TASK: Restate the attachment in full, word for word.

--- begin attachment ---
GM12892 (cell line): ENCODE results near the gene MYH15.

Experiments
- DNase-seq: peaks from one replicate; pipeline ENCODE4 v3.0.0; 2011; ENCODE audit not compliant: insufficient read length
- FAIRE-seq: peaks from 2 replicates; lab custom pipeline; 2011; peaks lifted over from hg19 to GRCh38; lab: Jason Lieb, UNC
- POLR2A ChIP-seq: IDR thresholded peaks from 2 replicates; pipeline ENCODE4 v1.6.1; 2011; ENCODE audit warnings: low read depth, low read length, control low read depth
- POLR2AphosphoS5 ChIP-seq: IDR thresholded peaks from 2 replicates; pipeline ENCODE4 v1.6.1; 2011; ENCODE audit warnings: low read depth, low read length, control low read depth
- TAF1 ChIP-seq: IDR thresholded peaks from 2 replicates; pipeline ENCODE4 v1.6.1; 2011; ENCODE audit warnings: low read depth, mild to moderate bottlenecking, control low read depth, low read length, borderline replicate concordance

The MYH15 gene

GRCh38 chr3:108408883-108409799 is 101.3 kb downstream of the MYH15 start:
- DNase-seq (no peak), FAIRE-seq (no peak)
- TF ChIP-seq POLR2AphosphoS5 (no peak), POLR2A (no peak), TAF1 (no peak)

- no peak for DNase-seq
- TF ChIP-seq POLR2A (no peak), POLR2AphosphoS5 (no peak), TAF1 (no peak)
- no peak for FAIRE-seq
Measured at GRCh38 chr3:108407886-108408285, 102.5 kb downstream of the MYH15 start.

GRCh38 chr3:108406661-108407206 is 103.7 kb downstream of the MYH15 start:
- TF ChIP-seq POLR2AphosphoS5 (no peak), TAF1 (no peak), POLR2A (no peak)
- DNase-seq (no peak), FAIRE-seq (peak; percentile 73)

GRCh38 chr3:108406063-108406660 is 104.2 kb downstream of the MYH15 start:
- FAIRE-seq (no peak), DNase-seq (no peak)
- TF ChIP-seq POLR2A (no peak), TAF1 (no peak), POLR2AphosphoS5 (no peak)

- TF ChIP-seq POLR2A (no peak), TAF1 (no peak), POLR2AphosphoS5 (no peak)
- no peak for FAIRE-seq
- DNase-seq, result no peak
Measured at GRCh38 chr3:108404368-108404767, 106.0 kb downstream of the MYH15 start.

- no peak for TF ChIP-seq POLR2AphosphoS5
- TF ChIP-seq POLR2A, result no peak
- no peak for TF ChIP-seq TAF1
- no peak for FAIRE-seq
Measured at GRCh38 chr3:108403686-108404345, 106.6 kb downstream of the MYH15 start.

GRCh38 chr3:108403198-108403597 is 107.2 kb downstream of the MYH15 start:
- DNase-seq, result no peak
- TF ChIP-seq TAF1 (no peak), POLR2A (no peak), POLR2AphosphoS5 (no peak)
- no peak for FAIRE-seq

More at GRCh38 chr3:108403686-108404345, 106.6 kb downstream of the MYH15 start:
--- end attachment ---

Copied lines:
GM12892 (cell line): ENCODE results near the gene MYH15.

Experiments
- DNase-seq: peaks from one replicate; pipeline ENCODE4 v3.0.0; 2011; ENCODE audit not compliant: insufficient read length
- FAIRE-seq: peaks from 2 replicates; lab custom pipeline; 2011; peaks lifted over from hg19 to GRCh38; lab: Jason Lieb, UNC
- POLR2A ChIP-seq: IDR thresholded peaks from 2 replicates; pipeline ENCODE4 v1.6.1; 2011; ENCODE audit warnings: low read depth, low read length, control low read depth
- POLR2AphosphoS5 ChIP-seq: IDR thresholded peaks from 2 replicates; pipeline ENCODE4 v1.6.1; 2011; ENCODE audit warnings: low read depth, low read length, control low read depth
- TAF1 ChIP-seq: IDR thresholded peaks from 2 replicates; pipeline ENCODE4 v1.6.1; 2011; ENCODE audit warnings: low read depth, mild to moderate bottlenecking, control low read depth, low read length, borderline replicate concordance

The MYH15 gene

GRCh38 chr3:108408883-108409799 is 101.3 kb downstream of the MYH15 start:
- DNase-seq (no peak), FAIRE-seq (no peak)
- TF ChIP-seq POLR2AphosphoS5 (no peak), POLR2A (no peak), TAF1 (no peak)

- no peak for DNase-seq
- TF ChIP-seq POLR2A (no peak), POLR2AphosphoS5 (no peak), TAF1 (no peak)
- no peak for FAIRE-seq
Measured at GRCh38 chr3:108407886-108408285, 102.5 kb downstream of the MYH15 start.

GRCh38 chr3:108406661-108407206 is 103.7 kb downstream of the MYH15 start:
- TF ChIP-seq POLR2AphosphoS5 (no peak), TAF1 (no peak), POLR2A (no peak)
- DNase-seq (no peak), FAIRE-seq (peak; percentile 73)

GRCh38 chr3:108406063-108406660 is 104.2 kb downstream of the MYH15 start:
- FAIRE-seq (no peak), DNase-seq (no peak)
- TF ChIP-seq POLR2A (no peak), TAF1 (no peak), POLR2AphosphoS5 (no peak)

- TF ChIP-seq POLR2A (no peak), TAF1 (no peak), POLR2AphosphoS5 (no peak)
- no peak for FAIRE-seq
- DNase-seq, result no peak
Measured at GRCh38 chr3:108404368-108404767, 106.0 kb downstream of the MYH15 start.

- no peak for TF ChIP-seq POLR2AphosphoS5
- TF ChIP-seq POLR2A, result no peak
- no peak for TF ChIP-seq TAF1
- no peak for FAIRE-seq
Measured at GRCh38 chr3:108403686-108404345, 106.6 kb downstream of the MYH15 start.

GRCh38 chr3:108403198-108403597 is 107.2 kb downstream of the MYH15 start:
- DNase-seq, result no peak
- TF ChIP-seq TAF1 (no peak), POLR2A (no peak), POLR2AphosphoS5 (no peak)
- no peak for FAIRE-seq

More at GRCh38 chr3:108403686-108404345, 106.6 kb downstream of the MYH15 start: